ufw allow 80/tcp // Allow only incoming connections with the TCP protocol through port 80.

ufw allow 1000-2000 // Allow incoming connections in a range of ports.

ufw allow from 10.0.0.30 // Allow incoming connections to any port and protocol to IP 10.0.0.30.

ufw allow from 10.0.0.0/24 // Allow incoming connections to any port and protocol from a range of IPs using the CIDR notation (from 10.0.0.0 to 10.0.0.255 in this case).

ufw allow from 10.0.0.30 to any port 22 // Allow incoming connections to port 22 to IP 10.0.0.30.

ufw allow from 10.0.0.30 to any port 22 proto tcp // Allow incoming connections to port 22, with TCP protocol to IP 10.0.0.30.

This is just a sample of the countless combinations that UFW allows. Of course, remember that you can also use deny to achieve the opposite effect.

5. Delete rules

To eliminate a rule, it is better to show them in a numbered way first. You can achieve this with the following command:

ufw status numbered

Once the rules preceded by a number that identifies them are shown, you can eliminate them as follows:

ufw delete 3 // Delete rule number "3".

6. Insert rules with a specific number

You can use the following syntax to specify rules in a specific place, getting that rule to have priority over those that happen to it.

ufw insert 3 allow 22 // Insert a rule to allow incoming connections in position 3.

7. Activate or deactivate records

UFW has the option to record all the actions that it takes and all the access attempts. You can activate or deactivate the UFW registry in the following way:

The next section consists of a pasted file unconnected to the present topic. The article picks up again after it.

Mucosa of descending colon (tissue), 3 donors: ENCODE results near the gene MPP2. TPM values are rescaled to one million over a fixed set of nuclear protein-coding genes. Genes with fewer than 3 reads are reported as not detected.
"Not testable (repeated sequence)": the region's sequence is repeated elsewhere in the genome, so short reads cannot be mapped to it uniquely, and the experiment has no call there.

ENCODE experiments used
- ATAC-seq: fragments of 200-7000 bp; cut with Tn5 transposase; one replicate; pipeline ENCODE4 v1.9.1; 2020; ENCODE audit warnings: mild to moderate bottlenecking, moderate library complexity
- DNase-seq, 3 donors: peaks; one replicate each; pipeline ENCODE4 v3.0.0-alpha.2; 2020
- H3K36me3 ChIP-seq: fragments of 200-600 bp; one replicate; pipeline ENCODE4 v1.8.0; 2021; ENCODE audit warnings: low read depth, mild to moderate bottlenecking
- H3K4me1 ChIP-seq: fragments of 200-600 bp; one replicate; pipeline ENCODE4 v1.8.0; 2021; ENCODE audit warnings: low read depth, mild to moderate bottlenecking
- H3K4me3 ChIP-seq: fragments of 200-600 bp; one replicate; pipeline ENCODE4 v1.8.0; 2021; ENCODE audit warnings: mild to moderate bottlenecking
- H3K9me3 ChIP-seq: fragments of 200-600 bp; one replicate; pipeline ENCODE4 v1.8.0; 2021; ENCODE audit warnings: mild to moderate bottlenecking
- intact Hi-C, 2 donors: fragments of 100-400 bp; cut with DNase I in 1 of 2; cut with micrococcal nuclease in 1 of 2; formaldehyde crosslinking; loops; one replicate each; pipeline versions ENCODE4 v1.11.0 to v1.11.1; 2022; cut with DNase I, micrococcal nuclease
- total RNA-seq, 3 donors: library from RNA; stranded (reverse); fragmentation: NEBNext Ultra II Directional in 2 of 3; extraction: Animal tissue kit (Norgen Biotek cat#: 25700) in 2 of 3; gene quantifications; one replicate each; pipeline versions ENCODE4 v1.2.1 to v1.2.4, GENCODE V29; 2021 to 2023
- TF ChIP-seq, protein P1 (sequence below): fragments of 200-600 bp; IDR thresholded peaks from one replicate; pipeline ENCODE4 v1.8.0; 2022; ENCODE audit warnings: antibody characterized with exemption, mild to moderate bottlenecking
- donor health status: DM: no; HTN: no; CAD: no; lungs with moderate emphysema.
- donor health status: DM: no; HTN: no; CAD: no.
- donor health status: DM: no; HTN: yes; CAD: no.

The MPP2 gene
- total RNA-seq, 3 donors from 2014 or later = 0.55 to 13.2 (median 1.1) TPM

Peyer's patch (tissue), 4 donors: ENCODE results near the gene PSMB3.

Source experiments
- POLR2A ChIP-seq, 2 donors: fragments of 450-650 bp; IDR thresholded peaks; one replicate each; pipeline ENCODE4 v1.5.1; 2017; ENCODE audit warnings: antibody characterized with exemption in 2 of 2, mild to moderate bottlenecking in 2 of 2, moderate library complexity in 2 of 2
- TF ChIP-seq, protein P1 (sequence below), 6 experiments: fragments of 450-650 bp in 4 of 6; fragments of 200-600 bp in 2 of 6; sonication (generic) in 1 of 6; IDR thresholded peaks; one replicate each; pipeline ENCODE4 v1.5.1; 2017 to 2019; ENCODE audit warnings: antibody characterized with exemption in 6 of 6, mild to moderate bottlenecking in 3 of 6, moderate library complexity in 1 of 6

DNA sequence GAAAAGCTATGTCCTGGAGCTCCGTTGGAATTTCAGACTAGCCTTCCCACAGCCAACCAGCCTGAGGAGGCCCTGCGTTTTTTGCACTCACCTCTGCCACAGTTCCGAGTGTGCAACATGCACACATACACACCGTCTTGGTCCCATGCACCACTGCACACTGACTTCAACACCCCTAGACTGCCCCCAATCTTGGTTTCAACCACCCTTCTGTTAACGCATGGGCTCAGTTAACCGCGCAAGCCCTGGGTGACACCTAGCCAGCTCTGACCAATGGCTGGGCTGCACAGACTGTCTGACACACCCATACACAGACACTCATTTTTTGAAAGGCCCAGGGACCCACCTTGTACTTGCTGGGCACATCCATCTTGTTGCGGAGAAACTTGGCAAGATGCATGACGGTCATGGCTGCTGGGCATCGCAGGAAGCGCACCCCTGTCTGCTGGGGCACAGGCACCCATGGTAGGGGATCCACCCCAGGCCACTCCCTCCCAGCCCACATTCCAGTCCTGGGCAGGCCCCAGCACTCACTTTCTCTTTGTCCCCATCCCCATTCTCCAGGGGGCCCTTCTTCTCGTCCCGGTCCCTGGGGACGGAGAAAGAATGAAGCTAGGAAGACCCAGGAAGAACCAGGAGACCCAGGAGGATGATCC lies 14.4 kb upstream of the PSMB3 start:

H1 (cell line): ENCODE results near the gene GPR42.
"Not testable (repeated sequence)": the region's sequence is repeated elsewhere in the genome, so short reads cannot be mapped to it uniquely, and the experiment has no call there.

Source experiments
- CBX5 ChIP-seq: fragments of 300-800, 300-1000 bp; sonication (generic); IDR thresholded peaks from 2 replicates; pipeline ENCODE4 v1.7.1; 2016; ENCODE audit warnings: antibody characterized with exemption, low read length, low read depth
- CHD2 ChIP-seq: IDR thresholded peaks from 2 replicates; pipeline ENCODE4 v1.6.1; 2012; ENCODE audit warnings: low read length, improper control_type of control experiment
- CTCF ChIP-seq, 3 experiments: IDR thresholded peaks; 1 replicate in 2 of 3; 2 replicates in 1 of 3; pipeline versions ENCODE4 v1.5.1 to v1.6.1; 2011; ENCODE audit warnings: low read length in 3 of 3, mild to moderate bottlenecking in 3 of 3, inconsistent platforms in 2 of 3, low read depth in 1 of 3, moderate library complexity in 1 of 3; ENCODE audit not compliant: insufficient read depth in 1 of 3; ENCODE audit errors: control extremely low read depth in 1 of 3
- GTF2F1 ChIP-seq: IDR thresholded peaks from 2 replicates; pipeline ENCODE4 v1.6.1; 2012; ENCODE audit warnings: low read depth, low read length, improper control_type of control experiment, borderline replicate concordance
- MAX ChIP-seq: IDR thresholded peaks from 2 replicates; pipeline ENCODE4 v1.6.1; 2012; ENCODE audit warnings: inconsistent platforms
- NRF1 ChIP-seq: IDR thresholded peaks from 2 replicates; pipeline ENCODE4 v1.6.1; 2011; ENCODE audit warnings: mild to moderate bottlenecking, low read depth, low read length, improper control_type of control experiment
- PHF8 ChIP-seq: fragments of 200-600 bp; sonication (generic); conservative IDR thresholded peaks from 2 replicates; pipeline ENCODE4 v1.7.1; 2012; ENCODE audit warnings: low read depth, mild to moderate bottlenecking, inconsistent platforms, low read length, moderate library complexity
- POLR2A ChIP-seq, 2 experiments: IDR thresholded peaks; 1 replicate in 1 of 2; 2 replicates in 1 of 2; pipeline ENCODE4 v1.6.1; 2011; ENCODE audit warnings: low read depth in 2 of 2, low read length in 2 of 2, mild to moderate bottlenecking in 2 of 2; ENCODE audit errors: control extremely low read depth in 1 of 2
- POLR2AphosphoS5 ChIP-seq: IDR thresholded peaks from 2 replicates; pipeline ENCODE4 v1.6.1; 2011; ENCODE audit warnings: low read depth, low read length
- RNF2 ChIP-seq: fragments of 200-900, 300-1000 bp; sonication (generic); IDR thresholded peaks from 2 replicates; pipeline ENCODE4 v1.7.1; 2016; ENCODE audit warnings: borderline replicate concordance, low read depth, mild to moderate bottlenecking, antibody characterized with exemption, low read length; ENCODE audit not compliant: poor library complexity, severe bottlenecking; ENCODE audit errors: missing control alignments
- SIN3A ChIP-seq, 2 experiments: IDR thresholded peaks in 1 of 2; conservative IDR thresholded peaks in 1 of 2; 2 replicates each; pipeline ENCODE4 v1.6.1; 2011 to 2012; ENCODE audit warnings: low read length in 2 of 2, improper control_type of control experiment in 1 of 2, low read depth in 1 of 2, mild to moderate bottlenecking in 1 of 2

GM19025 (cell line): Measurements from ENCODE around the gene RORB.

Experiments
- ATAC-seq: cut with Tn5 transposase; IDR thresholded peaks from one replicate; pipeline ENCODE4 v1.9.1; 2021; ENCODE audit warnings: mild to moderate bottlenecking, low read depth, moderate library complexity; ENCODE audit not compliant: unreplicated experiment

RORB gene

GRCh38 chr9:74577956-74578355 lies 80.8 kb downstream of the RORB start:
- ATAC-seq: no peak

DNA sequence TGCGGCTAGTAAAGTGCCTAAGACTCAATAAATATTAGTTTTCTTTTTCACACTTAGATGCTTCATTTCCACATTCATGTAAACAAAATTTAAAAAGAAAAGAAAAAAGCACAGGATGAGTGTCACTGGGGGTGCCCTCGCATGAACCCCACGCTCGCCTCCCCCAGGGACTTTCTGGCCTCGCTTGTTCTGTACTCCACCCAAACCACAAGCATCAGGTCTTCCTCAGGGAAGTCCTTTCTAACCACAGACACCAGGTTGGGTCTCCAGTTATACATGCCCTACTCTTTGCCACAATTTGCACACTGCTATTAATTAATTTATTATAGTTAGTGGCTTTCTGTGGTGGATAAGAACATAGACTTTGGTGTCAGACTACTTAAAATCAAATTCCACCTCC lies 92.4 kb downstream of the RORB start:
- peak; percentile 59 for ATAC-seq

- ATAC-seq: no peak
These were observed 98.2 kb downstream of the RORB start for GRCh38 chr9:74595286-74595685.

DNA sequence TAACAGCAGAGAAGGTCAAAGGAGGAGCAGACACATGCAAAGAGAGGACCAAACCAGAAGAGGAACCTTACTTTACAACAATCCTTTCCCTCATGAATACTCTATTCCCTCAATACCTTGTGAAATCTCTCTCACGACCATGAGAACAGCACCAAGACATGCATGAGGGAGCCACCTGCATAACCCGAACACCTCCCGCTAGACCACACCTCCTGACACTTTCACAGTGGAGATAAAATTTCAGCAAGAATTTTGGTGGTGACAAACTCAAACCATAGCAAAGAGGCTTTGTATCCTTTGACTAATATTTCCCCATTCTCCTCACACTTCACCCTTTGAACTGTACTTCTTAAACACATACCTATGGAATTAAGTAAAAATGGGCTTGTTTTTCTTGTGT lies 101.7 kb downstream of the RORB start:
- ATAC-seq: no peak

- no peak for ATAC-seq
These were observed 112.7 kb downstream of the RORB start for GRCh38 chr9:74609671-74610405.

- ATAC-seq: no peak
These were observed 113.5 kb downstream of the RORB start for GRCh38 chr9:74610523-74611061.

ufw logging on // Enables logs. ufw logging off // Disables logs.

8. Activate/Deactivate the firewall

Finally, we will show you how to activate the firewall once you have established the necessary configuration for your server:

ufw enable // Activates the firewall and puts into operation all the established rules. ufw disable // Disable (pause) the firewall. ufw reset // Remove all rules and allow you to start from scratch with the exception of the default behavior that you defined in step 1.

It is done!

If you have followed the steps correctly, now you can successfully configure UFW and use it on your server.

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More than 2000 m² of own facilities and Data Centers in Spain
Your privacy is important for us
We use our own cookies for the proper functioning of the site. In addition, third-party cookies are used for analytical purposes only. This information is not associated with any person so that personal identifying data is not stored, but is only information that is collected to identify the session, with the aim of facilitating the analysis of the website. You can change your preferences at any time by entering this website again. For more information about our cookie policy you can visit our Cookies. You can press the "Accept and close" button to give us your consent or you can access more detailed information and manage cookies.